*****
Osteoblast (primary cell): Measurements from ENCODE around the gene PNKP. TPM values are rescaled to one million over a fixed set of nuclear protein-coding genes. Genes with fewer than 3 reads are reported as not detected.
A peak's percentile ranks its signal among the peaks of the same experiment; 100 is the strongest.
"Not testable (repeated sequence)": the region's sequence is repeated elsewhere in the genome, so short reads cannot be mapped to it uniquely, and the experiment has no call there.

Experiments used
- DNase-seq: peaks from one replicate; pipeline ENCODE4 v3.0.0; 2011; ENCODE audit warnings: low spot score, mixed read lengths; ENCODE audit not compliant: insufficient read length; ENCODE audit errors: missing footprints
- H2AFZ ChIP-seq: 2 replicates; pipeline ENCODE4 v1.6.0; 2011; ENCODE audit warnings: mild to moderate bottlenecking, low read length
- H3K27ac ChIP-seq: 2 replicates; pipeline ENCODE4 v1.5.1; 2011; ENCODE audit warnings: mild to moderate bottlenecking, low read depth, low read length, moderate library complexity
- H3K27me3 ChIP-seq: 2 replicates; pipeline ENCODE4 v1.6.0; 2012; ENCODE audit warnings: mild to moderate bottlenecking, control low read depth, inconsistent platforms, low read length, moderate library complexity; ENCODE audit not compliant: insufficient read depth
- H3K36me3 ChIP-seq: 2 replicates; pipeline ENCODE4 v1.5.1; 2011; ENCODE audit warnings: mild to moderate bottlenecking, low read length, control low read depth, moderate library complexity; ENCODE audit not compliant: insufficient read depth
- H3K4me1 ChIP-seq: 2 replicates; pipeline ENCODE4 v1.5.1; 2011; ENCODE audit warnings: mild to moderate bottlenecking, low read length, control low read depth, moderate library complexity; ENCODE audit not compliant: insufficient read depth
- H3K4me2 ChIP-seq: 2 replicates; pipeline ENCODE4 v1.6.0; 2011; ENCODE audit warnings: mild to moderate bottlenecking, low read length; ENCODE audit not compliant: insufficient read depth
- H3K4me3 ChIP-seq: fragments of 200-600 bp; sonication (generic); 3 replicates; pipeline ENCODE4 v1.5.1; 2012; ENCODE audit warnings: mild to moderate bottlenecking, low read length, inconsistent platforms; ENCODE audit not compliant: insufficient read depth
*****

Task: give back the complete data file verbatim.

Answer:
Osteoblast (primary cell): Measurements from ENCODE around the gene PNKP. TPM values are rescaled to one million over a fixed set of nuclear protein-coding genes. Genes with fewer than 3 reads are reported as not detected.
A peak's percentile ranks its signal among the peaks of the same experiment; 100 is the strongest.
"Not testable (repeated sequence)": the region's sequence is repeated elsewhere in the genome, so short reads cannot be mapped to it uniquely, and the experiment has no call there.

Experiments used
- DNase-seq: peaks from one replicate; pipeline ENCODE4 v3.0.0; 2011; ENCODE audit warnings: low spot score, mixed read lengths; ENCODE audit not compliant: insufficient read length; ENCODE audit errors: missing footprints
- H2AFZ ChIP-seq: 2 replicates; pipeline ENCODE4 v1.6.0; 2011; ENCODE audit warnings: mild to moderate bottlenecking, low read length
- H3K27ac ChIP-seq: 2 replicates; pipeline ENCODE4 v1.5.1; 2011; ENCODE audit warnings: mild to moderate bottlenecking, low read depth, low read length, moderate library complexity
- H3K27me3 ChIP-seq: 2 replicates; pipeline ENCODE4 v1.6.0; 2012; ENCODE audit warnings: mild to moderate bottlenecking, control low read depth, inconsistent platforms, low read length, moderate library complexity; ENCODE audit not compliant: insufficient read depth
- H3K36me3 ChIP-seq: 2 replicates; pipeline ENCODE4 v1.5.1; 2011; ENCODE audit warnings: mild to moderate bottlenecking, low read length, control low read depth, moderate library complexity; ENCODE audit not compliant: insufficient read depth
- H3K4me1 ChIP-seq: 2 replicates; pipeline ENCODE4 v1.5.1; 2011; ENCODE audit warnings: mild to moderate bottlenecking, low read length, control low read depth, moderate library complexity; ENCODE audit not compliant: insufficient read depth
- H3K4me2 ChIP-seq: 2 replicates; pipeline ENCODE4 v1.6.0; 2011; ENCODE audit warnings: mild to moderate bottlenecking, low read length; ENCODE audit not compliant: insufficient read depth
- H3K4me3 ChIP-seq: fragments of 200-600 bp; sonication (generic); 3 replicates; pipeline ENCODE4 v1.5.1; 2012; ENCODE audit warnings: mild to moderate bottlenecking, low read length, inconsistent platforms; ENCODE audit not compliant: insufficient read depth